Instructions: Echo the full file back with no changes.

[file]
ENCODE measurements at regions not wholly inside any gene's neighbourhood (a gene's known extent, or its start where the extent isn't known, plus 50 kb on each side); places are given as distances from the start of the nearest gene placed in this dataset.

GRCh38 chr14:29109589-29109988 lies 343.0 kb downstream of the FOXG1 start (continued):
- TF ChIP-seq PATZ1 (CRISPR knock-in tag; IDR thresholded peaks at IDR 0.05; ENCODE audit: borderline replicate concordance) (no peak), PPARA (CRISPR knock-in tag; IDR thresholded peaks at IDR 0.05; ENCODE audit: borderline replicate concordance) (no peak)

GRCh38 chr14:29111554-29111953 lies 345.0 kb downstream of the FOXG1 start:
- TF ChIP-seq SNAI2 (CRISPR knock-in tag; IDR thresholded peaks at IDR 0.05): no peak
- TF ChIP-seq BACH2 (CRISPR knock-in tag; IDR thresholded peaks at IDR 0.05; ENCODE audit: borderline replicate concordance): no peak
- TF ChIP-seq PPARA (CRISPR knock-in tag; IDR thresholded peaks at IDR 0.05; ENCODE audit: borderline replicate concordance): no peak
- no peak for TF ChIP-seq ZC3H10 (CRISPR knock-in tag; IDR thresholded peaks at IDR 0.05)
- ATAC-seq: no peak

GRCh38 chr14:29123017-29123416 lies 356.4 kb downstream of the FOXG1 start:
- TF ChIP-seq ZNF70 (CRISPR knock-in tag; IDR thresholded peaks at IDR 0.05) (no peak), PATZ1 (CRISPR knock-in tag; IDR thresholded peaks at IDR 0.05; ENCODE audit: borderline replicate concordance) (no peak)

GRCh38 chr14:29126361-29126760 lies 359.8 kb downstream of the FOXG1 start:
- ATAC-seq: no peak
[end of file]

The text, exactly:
ENCODE measurements at regions not wholly inside any gene's neighbourhood (a gene's known extent, or its start where the extent isn't known, plus 50 kb on each side); places are given as distances from the start of the nearest gene placed in this dataset.

GRCh38 chr14:29109589-29109988 lies 343.0 kb downstream of the FOXG1 start (continued):
- TF ChIP-seq PATZ1 (CRISPR knock-in tag; IDR thresholded peaks at IDR 0.05; ENCODE audit: borderline replicate concordance) (no peak), PPARA (CRISPR knock-in tag; IDR thresholded peaks at IDR 0.05; ENCODE audit: borderline replicate concordance) (no peak)

GRCh38 chr14:29111554-29111953 lies 345.0 kb downstream of the FOXG1 start:
- TF ChIP-seq SNAI2 (CRISPR knock-in tag; IDR thresholded peaks at IDR 0.05): no peak
- TF ChIP-seq BACH2 (CRISPR knock-in tag; IDR thresholded peaks at IDR 0.05; ENCODE audit: borderline replicate concordance): no peak
- TF ChIP-seq PPARA (CRISPR knock-in tag; IDR thresholded peaks at IDR 0.05; ENCODE audit: borderline replicate concordance): no peak
- no peak for TF ChIP-seq ZC3H10 (CRISPR knock-in tag; IDR thresholded peaks at IDR 0.05)
- ATAC-seq: no peak

GRCh38 chr14:29123017-29123416 lies 356.4 kb downstream of the FOXG1 start:
- TF ChIP-seq ZNF70 (CRISPR knock-in tag; IDR thresholded peaks at IDR 0.05) (no peak), PATZ1 (CRISPR knock-in tag; IDR thresholded peaks at IDR 0.05; ENCODE audit: borderline replicate concordance) (no peak)

GRCh38 chr14:29126361-29126760 lies 359.8 kb downstream of the FOXG1 start:
- ATAC-seq: no peak